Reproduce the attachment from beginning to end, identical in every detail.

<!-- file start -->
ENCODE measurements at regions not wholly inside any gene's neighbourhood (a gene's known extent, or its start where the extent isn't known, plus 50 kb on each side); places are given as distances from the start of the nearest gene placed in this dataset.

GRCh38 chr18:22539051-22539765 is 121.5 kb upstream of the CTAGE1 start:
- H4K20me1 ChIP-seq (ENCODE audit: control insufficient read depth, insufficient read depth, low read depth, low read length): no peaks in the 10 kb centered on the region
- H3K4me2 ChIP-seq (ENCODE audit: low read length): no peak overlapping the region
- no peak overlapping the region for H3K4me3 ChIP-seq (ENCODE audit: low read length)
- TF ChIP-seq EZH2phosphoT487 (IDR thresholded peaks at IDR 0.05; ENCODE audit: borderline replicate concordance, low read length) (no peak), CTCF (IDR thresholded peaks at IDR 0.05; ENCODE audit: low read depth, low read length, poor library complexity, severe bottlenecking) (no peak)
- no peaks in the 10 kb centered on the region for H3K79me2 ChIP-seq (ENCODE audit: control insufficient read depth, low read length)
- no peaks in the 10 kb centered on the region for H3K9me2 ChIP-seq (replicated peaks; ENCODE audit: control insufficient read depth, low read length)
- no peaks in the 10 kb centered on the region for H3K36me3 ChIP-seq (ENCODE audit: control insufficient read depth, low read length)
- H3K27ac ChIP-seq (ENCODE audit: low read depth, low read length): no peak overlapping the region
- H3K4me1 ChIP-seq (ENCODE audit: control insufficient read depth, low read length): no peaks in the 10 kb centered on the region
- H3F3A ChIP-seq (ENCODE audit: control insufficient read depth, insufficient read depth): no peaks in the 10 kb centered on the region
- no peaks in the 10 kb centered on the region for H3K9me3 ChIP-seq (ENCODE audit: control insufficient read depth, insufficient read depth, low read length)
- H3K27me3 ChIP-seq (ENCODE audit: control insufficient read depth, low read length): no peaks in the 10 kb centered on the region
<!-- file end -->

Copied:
ENCODE measurements at regions not wholly inside any gene's neighbourhood (a gene's known extent, or its start where the extent isn't known, plus 50 kb on each side); places are given as distances from the start of the nearest gene placed in this dataset.

GRCh38 chr18:22539051-22539765 is 121.5 kb upstream of the CTAGE1 start:
- H4K20me1 ChIP-seq (ENCODE audit: control insufficient read depth, insufficient read depth, low read depth, low read length): no peaks in the 10 kb centered on the region
- H3K4me2 ChIP-seq (ENCODE audit: low read length): no peak overlapping the region
- no peak overlapping the region for H3K4me3 ChIP-seq (ENCODE audit: low read length)
- TF ChIP-seq EZH2phosphoT487 (IDR thresholded peaks at IDR 0.05; ENCODE audit: borderline replicate concordance, low read length) (no peak), CTCF (IDR thresholded peaks at IDR 0.05; ENCODE audit: low read depth, low read length, poor library complexity, severe bottlenecking) (no peak)
- no peaks in the 10 kb centered on the region for H3K79me2 ChIP-seq (ENCODE audit: control insufficient read depth, low read length)
- no peaks in the 10 kb centered on the region for H3K9me2 ChIP-seq (replicated peaks; ENCODE audit: control insufficient read depth, low read length)
- no peaks in the 10 kb centered on the region for H3K36me3 ChIP-seq (ENCODE audit: control insufficient read depth, low read length)
- H3K27ac ChIP-seq (ENCODE audit: low read depth, low read length): no peak overlapping the region
- H3K4me1 ChIP-seq (ENCODE audit: control insufficient read depth, low read length): no peaks in the 10 kb centered on the region
- H3F3A ChIP-seq (ENCODE audit: control insufficient read depth, insufficient read depth): no peaks in the 10 kb centered on the region
- no peaks in the 10 kb centered on the region for H3K9me3 ChIP-seq (ENCODE audit: control insufficient read depth, insufficient read depth, low read length)
- H3K27me3 ChIP-seq (ENCODE audit: control insufficient read depth, low read length): no peaks in the 10 kb centered on the region